Louise Rousselet

The ‘Grand Tour’ Atlantic Ocean Water Takes Around the World

An analysis of “big data” by Scripps oceanographers traces where water goes when it leaves the Atlantic ocean basin

Scientists at Scripps Institution of Oceanography at UC San Diego and colleagues have created an estimate of the journey water makes around the world ocean basins using information from more than 1 billion points of data collected over 25 years.

The oceanographers found that random parcels of water will take hundreds or sometimes thousands of years to complete an epic journey back to their points of origin. They also find that a fundamental and much-publicized component of the circulation in the Atlantic Ocean could be more vulnerable to disruption than previously understood.

Scripps Oceanography postdoctoral researcher Louise Rousselet, oceanographer Paola Cessi, and research scientist Gael Forget from the Massachusetts Institute of Technology report their results in the May 21 issue of the journal Science Advances. The National Science Foundation (NSF) and NASA funded the research.

Rousselet and Cessi said the research is the first to follow trajectories of water supported by such a large amount of real-world data while using a computer simulation known as Estimating the Circulation and Climate of the Ocean (ECCO). ECCO is an ocean model that incorporates more than 1 billion data collected from satellites, robotic free-drifting floats in the global Argo network, and other sources. ECCO  merges the data into a global simulation of the oceans much like weather forecasts do for the atmosphere. Water parcels followed on their journey through the ocean record physical properties, such as temperature and salinity. Following moving tagged parcels is a complement to describing ocean properties at fixed locations, such as the temperature at the end of the Scripps Pier.

Positions of three parcels along typical trajectories from three different groups. The color of the symbols denotes potential density. The top left inset shows potential density along the trajectory as a function of time. The top right legend indicates the time elapsed from the initial position for each parcel. Notice that the frame rate is much faster for the slow parcels that sample the abyssal Pacific, so as to have comparable durations of the three trajectories for all three parcels.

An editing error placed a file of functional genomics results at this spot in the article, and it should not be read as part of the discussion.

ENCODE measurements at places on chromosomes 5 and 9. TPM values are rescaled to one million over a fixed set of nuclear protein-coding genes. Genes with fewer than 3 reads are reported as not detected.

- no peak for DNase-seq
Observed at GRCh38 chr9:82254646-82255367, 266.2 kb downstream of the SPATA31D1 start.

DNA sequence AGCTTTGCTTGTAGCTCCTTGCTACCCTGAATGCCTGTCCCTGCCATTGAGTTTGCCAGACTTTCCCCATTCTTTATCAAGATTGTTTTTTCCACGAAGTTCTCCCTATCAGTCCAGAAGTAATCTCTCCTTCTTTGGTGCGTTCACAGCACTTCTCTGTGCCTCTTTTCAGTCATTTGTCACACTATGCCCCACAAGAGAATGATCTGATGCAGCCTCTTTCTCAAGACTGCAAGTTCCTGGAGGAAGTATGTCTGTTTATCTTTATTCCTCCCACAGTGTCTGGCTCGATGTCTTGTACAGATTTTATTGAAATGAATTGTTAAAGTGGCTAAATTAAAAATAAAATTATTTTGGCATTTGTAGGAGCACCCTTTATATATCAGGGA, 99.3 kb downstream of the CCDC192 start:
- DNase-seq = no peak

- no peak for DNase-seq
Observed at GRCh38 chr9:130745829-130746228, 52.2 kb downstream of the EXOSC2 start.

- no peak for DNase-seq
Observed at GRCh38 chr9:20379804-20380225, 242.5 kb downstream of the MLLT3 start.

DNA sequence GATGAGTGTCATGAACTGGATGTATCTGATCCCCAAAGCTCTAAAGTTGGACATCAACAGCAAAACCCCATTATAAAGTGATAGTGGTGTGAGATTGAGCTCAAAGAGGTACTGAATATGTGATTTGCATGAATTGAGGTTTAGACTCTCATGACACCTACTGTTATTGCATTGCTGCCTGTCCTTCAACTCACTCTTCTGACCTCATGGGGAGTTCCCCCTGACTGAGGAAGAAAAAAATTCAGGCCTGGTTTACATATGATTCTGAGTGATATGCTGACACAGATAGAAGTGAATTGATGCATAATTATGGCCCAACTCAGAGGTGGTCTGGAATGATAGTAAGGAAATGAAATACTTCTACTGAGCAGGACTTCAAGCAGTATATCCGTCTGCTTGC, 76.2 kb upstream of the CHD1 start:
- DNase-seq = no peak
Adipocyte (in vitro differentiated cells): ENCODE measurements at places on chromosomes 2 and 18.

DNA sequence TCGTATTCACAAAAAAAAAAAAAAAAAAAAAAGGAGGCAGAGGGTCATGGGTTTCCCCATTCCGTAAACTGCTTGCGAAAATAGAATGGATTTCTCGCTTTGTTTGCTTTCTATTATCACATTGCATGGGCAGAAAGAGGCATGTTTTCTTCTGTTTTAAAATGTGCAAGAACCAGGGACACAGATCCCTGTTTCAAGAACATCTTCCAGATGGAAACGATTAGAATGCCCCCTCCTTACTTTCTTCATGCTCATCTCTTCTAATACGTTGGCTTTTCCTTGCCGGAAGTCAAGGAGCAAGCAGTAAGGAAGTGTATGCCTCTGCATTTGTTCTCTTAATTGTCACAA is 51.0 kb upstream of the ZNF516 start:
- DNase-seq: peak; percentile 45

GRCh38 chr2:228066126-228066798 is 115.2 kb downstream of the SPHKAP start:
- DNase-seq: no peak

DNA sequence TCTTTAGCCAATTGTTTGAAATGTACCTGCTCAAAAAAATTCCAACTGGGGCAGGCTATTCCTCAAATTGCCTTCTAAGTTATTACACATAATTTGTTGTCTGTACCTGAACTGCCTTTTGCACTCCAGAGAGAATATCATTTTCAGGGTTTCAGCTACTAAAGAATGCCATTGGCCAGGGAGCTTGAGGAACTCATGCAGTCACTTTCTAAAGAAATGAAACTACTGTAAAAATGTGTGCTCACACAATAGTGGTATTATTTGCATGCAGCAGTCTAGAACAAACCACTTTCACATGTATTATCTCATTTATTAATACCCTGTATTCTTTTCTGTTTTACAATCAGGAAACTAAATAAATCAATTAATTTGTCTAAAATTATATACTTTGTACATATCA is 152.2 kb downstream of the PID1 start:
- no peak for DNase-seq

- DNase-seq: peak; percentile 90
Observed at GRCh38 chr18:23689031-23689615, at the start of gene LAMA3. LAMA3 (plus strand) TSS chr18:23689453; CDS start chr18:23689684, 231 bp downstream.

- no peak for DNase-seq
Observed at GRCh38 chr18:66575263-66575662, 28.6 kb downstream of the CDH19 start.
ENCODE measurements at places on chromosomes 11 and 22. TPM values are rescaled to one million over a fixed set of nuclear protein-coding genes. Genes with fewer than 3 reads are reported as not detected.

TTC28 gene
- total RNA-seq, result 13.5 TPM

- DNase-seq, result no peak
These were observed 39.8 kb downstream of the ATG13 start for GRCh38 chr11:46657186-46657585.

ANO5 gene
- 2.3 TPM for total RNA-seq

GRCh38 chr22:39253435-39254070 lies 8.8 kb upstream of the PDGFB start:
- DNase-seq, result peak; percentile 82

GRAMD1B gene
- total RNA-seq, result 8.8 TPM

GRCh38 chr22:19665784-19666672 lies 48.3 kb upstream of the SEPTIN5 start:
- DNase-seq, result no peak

Trajectory of one parcel taking the “grand tour” of the world’s ocean. Its last position - when the parcel comes back home in the Atlantic - is denoted by a magenta star. The starting and finishing line is shown by a white dashed line. This parcel takes five full circuits around Antarctica after leaving the Pacific Ocean. The parcel starts its journey 3,540 meters (11,610 feet) depth and comes back 1640 years later at 250 meters (820 feet) deep. The black and white shading shows the depth of the seafloor.

In their simulation, Rousselet and colleagues  followed the paths of water that originates in what oceanographers call the lower branch of the Atlantic Meridional Overturning Circulation (AMOC), a major flow of Atlantic water that moderates temperatures between the equator and the poles. At one point, water in this circulation becomes heavier in the North Atlantic and sinks. The rising water required to balance this sinking water sets in motion a cold, dense flow in the deep ocean back toward the equator. The circulation stabilizes weather in Europe and in other areas around the Atlantic.